SNK vs. Capcom Card Fighters DS
Reviewed by Brandy Shaul
Review Date Platform Genre Rating Production
2008-06-02 Nintendo DS Fighting T (Teen) SNK Playmore

When it comes to fan service, few franchises do it better than the SNK vs. Capcom titles. With such a large array of characters and games to choose from, it's no surprise that players should be able to find and play as / with an array of their favorite characters from years past. This tradition continues in the newest installment in the SNK vs. Capcom Card Fighters series, with a release on the DS.

SNK vs. Capcom Card Fighters DS, while a mouthful, is exactly how it sounds. You play as a young man, originally named Taiki (although you can change this early on) who is dead set on winning an upcoming card battle tournament. However, the game quickly shifts to a rescue mission when a newly formed computer system named Max decides to take over everyone within the tower complex. It's up to you to fight your way through each of the 21 floors of the complex, defeating brainwashed opponents as you go, thereby rescuing them from Max's hold.

Luckily, for players who might be beginners at card battle games, the title does offer a bit of a tutorial to help you out, but even then, it's almost easier to jump straight in to a battle as the English translations here are frequently grammatically incorrect or downright impossible to understand. One positive here however, is that your opponents in each card battle will offer little in the way of a challenge, which allows you some time to acclimate yourself to the system.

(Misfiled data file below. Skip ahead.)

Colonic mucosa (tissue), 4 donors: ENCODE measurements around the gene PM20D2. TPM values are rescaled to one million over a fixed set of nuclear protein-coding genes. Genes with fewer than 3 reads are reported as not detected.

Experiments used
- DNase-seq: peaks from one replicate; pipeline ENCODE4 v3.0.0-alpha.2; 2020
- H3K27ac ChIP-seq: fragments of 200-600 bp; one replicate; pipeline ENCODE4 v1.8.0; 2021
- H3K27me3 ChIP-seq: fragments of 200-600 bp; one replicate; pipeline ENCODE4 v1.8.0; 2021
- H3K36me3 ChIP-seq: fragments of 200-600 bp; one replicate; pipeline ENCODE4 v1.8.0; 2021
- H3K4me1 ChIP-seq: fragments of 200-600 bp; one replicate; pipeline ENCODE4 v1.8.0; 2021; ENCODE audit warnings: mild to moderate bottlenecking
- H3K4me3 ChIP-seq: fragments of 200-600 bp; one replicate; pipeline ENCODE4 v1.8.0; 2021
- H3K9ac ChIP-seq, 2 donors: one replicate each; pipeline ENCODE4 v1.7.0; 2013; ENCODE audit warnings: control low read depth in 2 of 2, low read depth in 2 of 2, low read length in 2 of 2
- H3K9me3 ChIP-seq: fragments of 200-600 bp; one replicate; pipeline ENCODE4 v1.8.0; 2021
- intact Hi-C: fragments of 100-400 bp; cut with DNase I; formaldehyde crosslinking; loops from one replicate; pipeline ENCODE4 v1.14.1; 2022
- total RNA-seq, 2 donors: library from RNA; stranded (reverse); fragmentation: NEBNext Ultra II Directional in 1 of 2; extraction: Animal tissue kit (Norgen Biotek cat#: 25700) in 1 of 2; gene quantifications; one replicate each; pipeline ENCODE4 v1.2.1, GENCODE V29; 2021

Each fighter starts with a deck of 50 cards. After rolling the dice to see who has control of the first move, each player draws a hand of 6 cards, which can be split into three general categories: character cards, action cards and counter cards. Each card is focused around a specific character from either the SNK or Capcom universe, with appearances from such famous characters as Dante and Phoenix Wright along with a multitude of fighters like Carol and Q, among many others. Altogether, there are 400 different cards available for you to use.

After drawing your hand of six cards, your next step will be to move some or all of them into the main play area by spending color-coded force points. For instance, to play the SNK card Charlotte, you would need to spend once white force point and three yellow force points, while the Capcom card Incho requires two white points and one red point.

Force points are also used when you want to take advantage of any of your characters' special moves or powers. Since force points are such an integral part of each battle, there are three ways to earn them. The first is the automatic accumulation you receive at the beginning of your turn, depending on how many cards you have in play each time. A second method requires you to move cards from your hand into the discard pile while the third method has you commanding your current in-play cards to accumulate force points instead of having them attack. However, the third method is the last one I would suggest, as attacking should be your main action on each turn.